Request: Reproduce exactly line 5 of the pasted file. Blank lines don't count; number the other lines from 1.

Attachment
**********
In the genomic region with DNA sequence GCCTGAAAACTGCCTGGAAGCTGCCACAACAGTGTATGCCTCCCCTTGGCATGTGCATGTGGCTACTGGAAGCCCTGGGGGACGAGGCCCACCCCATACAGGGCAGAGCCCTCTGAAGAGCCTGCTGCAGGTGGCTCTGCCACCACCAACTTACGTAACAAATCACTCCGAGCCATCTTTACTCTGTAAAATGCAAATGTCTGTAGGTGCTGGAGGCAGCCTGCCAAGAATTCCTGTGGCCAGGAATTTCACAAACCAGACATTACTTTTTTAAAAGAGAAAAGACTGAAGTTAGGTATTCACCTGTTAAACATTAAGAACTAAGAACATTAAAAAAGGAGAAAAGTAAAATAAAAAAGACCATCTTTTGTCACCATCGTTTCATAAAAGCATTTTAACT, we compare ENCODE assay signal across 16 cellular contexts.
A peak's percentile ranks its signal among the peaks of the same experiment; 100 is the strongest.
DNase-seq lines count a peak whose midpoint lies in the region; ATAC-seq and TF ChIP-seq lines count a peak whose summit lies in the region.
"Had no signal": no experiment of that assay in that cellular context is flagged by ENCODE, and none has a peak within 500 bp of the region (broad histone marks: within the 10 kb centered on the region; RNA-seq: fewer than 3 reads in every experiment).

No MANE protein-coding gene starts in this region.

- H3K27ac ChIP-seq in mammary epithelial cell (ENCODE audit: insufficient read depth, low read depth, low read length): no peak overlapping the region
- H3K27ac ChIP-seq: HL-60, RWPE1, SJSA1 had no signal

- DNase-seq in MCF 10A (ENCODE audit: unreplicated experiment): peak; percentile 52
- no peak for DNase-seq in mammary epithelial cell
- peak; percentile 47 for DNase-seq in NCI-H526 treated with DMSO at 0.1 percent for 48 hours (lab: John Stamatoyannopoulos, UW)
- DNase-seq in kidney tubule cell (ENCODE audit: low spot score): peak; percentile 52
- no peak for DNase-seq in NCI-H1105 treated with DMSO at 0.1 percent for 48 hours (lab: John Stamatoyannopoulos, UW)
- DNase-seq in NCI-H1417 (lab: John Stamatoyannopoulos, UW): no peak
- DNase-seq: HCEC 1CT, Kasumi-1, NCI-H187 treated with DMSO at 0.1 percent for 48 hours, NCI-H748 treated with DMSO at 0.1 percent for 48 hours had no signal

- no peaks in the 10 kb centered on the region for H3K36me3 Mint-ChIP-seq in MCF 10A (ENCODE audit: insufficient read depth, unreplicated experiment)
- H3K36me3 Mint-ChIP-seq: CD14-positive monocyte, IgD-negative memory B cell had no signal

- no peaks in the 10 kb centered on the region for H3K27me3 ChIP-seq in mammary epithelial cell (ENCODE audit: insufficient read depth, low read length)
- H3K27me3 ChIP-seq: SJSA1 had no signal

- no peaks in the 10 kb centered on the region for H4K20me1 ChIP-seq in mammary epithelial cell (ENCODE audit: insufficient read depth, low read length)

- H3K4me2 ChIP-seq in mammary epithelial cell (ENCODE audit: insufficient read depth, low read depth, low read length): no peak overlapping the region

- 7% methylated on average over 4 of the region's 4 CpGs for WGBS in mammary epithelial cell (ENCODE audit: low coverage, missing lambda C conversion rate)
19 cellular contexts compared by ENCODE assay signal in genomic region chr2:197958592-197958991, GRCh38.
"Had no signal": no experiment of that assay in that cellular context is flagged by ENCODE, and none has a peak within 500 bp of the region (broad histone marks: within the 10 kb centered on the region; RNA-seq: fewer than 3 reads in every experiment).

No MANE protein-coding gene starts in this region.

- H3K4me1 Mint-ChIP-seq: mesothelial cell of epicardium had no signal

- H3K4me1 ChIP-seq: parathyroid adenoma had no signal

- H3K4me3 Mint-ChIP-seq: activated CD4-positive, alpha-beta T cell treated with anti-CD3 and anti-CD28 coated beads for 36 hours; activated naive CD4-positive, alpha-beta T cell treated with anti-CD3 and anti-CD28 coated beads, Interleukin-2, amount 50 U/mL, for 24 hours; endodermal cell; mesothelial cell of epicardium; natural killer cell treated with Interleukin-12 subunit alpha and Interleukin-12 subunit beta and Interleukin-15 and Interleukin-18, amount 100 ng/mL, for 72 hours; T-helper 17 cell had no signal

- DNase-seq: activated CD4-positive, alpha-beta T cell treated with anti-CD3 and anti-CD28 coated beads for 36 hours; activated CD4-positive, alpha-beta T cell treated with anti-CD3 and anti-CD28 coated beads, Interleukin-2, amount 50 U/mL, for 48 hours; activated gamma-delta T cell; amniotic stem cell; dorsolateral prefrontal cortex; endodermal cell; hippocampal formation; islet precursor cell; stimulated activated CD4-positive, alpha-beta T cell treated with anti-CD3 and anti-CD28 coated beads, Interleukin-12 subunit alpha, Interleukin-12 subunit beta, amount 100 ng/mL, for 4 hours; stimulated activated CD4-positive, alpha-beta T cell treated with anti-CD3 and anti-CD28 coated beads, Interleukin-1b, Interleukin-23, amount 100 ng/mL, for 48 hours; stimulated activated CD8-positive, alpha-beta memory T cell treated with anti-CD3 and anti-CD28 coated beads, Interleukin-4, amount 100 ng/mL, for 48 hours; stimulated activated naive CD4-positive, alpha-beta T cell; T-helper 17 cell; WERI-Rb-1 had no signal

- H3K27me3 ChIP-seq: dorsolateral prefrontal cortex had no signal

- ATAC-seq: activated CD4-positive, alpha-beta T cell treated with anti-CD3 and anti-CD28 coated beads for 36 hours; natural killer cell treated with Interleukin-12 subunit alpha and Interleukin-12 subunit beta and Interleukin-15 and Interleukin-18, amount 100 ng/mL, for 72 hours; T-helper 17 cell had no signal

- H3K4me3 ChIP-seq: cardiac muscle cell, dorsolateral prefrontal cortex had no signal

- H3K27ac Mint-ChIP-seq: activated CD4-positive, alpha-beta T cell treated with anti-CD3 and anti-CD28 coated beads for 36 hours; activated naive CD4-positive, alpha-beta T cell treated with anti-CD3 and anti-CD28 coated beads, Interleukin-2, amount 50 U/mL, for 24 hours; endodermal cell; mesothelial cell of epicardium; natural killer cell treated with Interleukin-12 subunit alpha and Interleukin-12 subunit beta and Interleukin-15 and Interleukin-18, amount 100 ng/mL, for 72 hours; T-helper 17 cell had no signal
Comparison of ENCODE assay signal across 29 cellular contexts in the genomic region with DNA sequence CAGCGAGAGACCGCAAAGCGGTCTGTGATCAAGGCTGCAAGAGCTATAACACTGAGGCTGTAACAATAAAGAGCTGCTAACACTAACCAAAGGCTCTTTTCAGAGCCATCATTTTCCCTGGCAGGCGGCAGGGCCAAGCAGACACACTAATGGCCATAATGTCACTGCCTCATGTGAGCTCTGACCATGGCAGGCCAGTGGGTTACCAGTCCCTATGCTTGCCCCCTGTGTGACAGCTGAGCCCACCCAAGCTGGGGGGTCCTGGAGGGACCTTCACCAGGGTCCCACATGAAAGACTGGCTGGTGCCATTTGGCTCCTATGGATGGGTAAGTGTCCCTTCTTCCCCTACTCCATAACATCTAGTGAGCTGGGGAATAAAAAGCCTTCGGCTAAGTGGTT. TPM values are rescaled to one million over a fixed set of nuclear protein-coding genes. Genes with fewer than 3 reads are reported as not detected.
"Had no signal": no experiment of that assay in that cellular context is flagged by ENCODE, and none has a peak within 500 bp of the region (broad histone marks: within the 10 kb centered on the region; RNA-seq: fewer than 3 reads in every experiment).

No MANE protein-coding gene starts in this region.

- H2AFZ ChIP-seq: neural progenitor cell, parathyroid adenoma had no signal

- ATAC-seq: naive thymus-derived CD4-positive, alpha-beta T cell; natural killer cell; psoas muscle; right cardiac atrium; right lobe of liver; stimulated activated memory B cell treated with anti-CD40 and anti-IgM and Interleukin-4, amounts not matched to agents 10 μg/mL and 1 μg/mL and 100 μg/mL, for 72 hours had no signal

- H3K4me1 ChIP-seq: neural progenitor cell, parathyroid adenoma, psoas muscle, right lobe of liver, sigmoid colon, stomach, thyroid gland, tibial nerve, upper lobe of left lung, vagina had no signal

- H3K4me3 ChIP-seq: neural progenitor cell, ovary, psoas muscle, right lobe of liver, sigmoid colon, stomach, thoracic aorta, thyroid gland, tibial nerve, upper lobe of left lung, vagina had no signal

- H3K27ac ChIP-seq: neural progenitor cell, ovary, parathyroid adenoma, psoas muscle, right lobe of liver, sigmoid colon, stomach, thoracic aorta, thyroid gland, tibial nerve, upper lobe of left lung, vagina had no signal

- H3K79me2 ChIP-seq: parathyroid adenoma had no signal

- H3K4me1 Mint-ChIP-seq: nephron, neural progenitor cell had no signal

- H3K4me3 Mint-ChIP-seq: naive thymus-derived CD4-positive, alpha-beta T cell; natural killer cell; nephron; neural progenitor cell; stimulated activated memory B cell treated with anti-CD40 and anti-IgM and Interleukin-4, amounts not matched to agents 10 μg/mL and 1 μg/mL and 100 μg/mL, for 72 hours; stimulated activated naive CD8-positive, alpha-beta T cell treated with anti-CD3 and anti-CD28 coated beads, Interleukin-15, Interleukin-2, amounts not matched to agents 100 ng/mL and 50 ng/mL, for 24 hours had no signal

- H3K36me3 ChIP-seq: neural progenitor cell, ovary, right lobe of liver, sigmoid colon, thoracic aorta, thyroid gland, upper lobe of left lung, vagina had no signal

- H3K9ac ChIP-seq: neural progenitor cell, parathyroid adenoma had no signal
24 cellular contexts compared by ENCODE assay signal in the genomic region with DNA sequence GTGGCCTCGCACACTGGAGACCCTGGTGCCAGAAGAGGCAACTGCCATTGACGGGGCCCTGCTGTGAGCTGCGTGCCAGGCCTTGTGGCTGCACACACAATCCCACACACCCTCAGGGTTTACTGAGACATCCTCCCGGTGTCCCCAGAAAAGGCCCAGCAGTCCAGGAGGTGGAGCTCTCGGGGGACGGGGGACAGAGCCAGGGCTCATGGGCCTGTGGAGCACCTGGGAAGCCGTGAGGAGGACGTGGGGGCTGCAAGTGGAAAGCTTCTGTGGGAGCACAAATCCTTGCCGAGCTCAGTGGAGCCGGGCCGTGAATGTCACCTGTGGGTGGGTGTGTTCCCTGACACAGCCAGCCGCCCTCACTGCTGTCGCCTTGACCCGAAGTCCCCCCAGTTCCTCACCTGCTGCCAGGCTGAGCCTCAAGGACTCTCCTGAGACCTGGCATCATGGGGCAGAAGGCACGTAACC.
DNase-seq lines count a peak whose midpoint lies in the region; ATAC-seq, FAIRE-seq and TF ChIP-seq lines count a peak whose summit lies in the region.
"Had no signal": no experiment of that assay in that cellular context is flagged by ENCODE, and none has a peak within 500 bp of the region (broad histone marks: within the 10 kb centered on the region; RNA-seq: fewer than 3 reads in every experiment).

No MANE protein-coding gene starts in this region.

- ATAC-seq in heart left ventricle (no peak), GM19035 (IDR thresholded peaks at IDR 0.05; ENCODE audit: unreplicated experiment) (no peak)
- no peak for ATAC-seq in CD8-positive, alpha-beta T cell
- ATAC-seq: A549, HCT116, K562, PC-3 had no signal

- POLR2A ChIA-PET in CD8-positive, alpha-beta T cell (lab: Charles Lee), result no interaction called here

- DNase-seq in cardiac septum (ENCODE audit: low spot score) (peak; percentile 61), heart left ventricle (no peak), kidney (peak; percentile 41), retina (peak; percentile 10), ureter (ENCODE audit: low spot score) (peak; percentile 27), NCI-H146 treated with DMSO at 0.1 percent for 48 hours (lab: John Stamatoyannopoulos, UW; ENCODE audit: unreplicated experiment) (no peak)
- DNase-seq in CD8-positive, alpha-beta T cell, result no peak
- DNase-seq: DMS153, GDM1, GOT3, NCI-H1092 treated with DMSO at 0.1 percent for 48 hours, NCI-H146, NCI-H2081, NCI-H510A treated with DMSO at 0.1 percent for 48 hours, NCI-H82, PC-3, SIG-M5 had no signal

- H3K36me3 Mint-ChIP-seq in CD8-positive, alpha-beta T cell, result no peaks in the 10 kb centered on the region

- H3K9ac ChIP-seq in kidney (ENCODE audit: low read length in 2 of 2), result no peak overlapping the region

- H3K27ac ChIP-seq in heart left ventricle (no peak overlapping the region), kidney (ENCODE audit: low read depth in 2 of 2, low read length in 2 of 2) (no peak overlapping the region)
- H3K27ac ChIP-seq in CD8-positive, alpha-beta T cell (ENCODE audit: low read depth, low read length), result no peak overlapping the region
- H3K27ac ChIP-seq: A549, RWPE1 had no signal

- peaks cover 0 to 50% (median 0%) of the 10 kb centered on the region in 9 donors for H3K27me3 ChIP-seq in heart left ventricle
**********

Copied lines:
No MANE protein-coding gene starts in this region.